Life as a River
God Provides Enough
Do we really believe it?
After all, they must have reasoned, “What could be wrong with building up an emergency reserve of three to six months of food in the event God forgets or fails to continue to take care of us in the future? I mean, wouldn’t that just be good stewardship? Would it? Is this commonly promoted line of reasoning God’s way or is it just the American way we have erroneously inserted into God’s way? Interesting question, isn’t it?
Let me suggest that building emergency reserves or retirement stockpiles from God’s daily provisions to secure our future does not seem to be God’s way. In fact, knowing the deceitfully wicked mind and heart of man (Jeremiah 17:9), God made it impossible for Israel to never depend on accumulated emergency reserves – knowing that doing so would only enable them to put their trust in their accumulated provisions instead of Him, their Provider. Moses reports in Exodus 16:20, “But some of them didn’t listen to Moses. They kept part of it until morning, and it was full of worms and smelled bad.” They simply could not save up any extra (except on Fridays when they could gather up enough for both Friday and Saturday – the Sabbath Day). Beyond that two day supply, it was day to day provisions for 40 years.
I imagine that by now you have already begun doing the same thing I tried to do – attempting to rationalize this idea that “God might want me to live my life with no reserves, no surplus and no extras.” All I can say is, good luck!
In Proverbs 30:8-9 Agur affirms the spiritual danger of having a surplus. He says, “Give me neither poverty nor riches; Feed me with the food that is my portion, that I not be full and deny You and say, ‘Who is the Lord?’ Or that I not be in want and steal, and profane the name of my God.” Agur’s point is quite obvious – give me just enough, because riches will tempt me to forget God and poverty will tempt me to break His laws and dishonor Him. Do you think this tidbit of wisdom might apply to us today?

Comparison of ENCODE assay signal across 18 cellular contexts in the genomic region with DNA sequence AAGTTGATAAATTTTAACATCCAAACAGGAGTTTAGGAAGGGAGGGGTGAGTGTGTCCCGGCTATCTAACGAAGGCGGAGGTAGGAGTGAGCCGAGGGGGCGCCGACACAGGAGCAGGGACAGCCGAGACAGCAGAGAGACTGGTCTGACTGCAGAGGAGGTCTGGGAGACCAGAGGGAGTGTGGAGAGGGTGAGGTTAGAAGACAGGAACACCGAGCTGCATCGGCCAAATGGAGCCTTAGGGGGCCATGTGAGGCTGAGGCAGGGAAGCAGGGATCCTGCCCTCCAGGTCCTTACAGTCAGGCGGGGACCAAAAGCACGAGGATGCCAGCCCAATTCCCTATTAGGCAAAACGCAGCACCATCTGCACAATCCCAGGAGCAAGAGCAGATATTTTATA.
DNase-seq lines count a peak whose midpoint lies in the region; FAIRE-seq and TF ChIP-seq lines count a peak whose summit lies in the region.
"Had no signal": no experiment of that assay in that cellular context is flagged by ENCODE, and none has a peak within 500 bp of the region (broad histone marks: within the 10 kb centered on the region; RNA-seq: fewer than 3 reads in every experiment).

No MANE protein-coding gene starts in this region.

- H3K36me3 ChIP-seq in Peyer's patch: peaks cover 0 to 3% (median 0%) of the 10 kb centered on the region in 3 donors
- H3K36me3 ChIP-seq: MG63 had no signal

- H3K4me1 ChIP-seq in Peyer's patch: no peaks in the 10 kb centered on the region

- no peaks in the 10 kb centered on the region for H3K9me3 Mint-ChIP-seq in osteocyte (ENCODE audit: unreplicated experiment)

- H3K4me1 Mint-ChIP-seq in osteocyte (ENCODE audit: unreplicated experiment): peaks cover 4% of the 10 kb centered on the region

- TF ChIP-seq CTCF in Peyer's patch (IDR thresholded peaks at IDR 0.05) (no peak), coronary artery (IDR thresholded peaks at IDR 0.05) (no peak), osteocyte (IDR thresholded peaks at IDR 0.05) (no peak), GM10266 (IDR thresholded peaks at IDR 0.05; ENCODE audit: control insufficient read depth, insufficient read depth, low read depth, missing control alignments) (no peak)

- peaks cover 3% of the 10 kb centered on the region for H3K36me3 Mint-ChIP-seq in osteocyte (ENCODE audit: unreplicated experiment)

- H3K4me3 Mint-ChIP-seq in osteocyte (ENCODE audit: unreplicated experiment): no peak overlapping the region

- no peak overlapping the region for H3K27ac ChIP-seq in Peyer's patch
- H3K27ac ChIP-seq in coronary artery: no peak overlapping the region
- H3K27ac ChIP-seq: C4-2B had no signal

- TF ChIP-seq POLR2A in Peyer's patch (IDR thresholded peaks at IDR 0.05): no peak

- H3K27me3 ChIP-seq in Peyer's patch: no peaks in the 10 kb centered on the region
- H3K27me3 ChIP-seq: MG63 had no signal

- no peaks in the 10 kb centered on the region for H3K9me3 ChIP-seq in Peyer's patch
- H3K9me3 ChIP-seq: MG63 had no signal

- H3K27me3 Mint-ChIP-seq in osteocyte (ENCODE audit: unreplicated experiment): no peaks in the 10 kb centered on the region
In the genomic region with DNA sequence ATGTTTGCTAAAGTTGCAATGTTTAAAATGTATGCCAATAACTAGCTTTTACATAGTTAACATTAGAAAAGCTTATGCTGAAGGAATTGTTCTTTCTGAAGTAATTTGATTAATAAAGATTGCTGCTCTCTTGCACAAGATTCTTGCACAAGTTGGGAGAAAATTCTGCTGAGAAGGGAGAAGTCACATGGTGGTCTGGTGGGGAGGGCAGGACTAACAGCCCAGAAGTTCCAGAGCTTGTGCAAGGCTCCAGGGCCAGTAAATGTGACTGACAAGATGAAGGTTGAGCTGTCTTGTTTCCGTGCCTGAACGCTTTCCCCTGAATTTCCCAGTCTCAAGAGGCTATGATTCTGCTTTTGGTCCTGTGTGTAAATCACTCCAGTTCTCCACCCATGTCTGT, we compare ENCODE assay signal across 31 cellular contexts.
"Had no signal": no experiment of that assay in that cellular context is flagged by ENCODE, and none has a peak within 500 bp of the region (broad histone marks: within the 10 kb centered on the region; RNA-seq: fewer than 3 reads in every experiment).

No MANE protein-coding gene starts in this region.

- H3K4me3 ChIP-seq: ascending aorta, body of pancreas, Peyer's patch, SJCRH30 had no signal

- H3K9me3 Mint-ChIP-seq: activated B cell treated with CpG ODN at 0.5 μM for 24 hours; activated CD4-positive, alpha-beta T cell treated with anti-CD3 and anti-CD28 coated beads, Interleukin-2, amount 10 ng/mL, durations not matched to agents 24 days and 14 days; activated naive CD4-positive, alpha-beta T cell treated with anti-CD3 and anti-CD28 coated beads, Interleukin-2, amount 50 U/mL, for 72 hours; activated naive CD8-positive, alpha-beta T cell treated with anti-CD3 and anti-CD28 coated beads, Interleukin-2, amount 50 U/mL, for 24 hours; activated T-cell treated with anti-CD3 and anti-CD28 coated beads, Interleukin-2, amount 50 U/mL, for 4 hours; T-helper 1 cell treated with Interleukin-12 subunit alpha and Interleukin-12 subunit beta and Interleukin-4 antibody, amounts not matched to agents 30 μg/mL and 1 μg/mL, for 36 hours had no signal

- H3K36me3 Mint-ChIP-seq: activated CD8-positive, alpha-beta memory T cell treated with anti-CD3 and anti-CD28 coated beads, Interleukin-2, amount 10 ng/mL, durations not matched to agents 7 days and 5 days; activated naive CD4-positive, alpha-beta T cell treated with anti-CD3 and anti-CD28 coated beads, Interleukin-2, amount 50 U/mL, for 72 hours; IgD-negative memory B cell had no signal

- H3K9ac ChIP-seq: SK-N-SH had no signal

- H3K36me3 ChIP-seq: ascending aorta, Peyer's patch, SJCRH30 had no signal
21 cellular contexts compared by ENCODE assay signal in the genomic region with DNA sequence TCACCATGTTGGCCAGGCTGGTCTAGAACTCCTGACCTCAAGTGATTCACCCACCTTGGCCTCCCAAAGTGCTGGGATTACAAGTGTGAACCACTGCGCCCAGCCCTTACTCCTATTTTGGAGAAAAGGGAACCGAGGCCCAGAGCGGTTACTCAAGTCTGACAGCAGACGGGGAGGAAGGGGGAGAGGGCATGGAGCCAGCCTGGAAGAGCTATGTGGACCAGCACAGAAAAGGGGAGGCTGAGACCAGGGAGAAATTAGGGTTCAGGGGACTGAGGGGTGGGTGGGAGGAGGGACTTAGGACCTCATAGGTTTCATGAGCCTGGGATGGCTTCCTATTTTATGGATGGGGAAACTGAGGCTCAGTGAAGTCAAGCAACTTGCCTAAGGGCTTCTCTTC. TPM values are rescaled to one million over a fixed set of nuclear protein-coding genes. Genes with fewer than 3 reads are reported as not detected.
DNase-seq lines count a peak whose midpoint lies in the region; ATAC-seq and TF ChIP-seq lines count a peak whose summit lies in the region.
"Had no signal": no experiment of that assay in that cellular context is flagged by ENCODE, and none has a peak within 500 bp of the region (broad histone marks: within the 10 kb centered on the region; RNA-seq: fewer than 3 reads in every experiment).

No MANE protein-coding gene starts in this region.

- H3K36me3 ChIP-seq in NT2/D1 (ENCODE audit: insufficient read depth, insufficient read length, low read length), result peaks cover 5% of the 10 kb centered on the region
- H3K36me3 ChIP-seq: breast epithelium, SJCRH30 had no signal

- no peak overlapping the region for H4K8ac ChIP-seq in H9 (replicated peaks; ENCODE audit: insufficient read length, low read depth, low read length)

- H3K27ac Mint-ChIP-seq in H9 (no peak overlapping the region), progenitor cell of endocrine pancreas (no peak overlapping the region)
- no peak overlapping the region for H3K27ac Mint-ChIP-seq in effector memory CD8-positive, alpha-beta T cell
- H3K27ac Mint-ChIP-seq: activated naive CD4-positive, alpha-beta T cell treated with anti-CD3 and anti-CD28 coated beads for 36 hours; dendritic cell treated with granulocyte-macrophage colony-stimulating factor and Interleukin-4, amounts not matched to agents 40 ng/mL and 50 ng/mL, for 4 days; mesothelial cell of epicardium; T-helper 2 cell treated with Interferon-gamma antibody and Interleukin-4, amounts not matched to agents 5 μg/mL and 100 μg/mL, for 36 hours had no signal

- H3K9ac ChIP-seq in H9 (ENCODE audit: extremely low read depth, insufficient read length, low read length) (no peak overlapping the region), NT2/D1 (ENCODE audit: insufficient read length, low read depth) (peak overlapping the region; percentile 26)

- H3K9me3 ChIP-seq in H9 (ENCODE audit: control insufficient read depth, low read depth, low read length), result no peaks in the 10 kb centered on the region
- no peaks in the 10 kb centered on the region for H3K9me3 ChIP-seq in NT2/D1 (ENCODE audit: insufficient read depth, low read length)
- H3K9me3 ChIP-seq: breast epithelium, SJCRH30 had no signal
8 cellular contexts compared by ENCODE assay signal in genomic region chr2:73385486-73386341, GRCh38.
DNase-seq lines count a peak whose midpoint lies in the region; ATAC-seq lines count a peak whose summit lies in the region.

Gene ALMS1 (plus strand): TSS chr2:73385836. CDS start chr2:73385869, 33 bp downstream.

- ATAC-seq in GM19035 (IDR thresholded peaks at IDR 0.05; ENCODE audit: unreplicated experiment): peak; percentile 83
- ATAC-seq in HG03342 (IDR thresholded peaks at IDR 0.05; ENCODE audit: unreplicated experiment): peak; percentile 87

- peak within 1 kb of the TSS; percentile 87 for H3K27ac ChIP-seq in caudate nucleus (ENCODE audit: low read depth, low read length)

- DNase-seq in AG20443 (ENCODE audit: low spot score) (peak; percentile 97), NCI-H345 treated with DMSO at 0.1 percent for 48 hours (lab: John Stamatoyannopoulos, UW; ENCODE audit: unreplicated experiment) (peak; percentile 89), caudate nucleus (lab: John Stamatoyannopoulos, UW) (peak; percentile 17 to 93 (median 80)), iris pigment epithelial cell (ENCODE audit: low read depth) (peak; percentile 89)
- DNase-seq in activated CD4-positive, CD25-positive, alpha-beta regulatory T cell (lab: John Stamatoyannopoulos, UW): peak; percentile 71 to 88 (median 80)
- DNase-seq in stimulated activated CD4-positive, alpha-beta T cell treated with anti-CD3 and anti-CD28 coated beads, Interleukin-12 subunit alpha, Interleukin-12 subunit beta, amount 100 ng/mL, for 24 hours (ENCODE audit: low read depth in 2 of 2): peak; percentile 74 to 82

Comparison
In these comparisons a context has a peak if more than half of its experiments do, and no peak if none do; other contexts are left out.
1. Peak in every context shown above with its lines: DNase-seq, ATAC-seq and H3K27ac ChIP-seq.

The New Testament also reinforces this “no surplus” message. Remember when Jesus taught His disciples (at least some of whom were very well off financially) to pray. He told them to pray this way, “Give us this day our daily bread” (Matthew 6:11). This sounds an awful lot like a prayer that Israel might have been praying each morning, doesn’t it? Apparently, even after 1,500 years had passed, God was still wanting his people to be depending daily on Him as their Provider.
Think about it. This part of His model prayer makes no sense whatsoever, if we have months, years or even a lifetime of surplus resources stashed away for our personal use. Many of us have stored up enough surplus that we could say with a great sense of security, “Soul, you have many goods laid up for many years to come; take your ease, eat, drink and be merry” (Luke 12:19). Before you take too much comfort in this verse, know that God later calls the man who said this, a “fool.”
Let me ask you a quite profound question, “What would be wrong with living a hand to mouth existence, if it was God’s hand to your mouth? It seems like this is exactly the situation God wants all of us to be in – depending on Him on a daily basis to give us enough – for that day. I think our greatest challenge is to determine, exactly how do we live this way in the midst of so much excess? And if we do have a surplus, how do we prevent it from hindering our desire and ability to depend on God to take care of us on a daily basis? These are questions that we all need to honestly wrestle with.
God will always provide you enough?
To read the Full Article, CLICK HERE
Next week, Part 3
7982 Hillcrest Trail
Jonesboro, Georgia 30236